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Mol Cell Neurosci. 2017 Apr;80:134-147. doi: 10.1016/j.mcn.2017.03.006. Epub 2017 Mar 11.

Developmental changes in trak-mediated mitochondrial transport in neurons.

Author information

1
School of Pharmacy University College London, 29/39 Brunswick Square, London WC1N 1AX, United Kingdom.
2
School of Pharmacy University College London, 29/39 Brunswick Square, London WC1N 1AX, United Kingdom. Electronic address: anne.stephenson@ucl.ac.uk.

Abstract

Previous studies established that the kinesin adaptor proteins, TRAK1 and TRAK2, play an important role in mitochondrial transport in neurons. They link mitochondria to kinesin motor proteins via a TRAK acceptor protein in the mitochondrial outer membrane, the Rho GTPase, Miro. TRAKs also associate with enzyme, O-linked N-acetylglucosamine transferase (OGT), to form a quaternary, mitochondrial trafficking complex. A recent report suggested that TRAK1 preferentially controls mitochondrial transport in axons of hippocampal neurons whereas TRAK2 controls mitochondrial transport in dendrites. However, it is not clear whether the function of any of these proteins is exclusive to axons or dendrites and if their mechanisms of action are conserved between different neuronal populations and also, during maturation. Here, a comparative study was carried out into TRAK-mediated mitochondrial mobility in axons and dendrites of hippocampal and cortical neurons during maturation in vitro using a shRNA gene knockdown approach. It was found that in mature hippocampal and cortical neurons, TRAK1 predominantly mediates axonal mitochondrial transport whereas dendritic transport is mediated via TRAK2. In young, maturing neurons, TRAK1 and TRAK2 contribute similarly in mitochondrial transport in both axons and dendrites in both neuronal types. These findings demonstrate maturation regulation of mitochondrial transport which is conserved between at least two distinct neuronal subtypes.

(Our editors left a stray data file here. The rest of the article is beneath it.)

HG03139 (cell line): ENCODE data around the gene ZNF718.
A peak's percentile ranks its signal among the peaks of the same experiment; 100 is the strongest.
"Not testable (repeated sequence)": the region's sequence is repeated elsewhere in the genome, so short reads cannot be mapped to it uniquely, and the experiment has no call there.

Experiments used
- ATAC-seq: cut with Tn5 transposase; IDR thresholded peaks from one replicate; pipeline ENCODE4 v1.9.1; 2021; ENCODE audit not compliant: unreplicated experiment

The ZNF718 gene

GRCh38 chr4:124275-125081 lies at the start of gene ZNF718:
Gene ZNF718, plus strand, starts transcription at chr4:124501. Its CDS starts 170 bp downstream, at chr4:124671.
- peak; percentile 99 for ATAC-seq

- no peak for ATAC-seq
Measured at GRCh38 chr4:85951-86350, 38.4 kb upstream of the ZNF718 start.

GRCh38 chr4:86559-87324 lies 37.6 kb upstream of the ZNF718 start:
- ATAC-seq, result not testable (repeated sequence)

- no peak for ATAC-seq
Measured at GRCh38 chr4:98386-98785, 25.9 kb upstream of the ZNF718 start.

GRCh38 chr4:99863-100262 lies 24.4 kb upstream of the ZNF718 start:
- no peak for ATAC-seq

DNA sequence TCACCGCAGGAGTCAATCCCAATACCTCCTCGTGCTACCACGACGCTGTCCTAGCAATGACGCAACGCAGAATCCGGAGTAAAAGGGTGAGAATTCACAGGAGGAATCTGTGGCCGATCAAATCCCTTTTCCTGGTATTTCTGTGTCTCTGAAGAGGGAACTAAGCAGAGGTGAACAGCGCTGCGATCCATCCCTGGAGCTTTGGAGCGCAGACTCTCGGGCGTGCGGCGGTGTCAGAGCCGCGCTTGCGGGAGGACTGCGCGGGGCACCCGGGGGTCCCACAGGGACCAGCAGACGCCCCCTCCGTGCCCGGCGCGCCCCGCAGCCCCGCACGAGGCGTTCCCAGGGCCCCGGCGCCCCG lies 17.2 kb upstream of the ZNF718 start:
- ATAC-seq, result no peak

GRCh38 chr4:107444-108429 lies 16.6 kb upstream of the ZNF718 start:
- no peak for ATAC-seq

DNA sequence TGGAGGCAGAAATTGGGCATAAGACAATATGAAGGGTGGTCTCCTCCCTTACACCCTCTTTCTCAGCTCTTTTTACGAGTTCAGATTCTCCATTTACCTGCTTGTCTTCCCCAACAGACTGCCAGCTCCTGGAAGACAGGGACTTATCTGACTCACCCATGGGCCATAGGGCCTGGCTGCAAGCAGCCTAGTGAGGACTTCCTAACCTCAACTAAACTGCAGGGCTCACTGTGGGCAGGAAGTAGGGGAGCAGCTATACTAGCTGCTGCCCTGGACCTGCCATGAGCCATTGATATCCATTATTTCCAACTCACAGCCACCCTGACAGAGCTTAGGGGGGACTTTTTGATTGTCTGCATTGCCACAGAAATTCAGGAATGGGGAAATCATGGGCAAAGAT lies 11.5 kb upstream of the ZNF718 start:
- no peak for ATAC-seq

KEYWORDS:

Axonal transport; Kinesin; Mitochondrial transport; TRAK; Trafficking kinesin binding protein

PMID:
28300646
PMCID:
PMC5400476
DOI:
10.1016/j.mcn.2017.03.006
[Indexed for MEDLINE]
Free PMC Article

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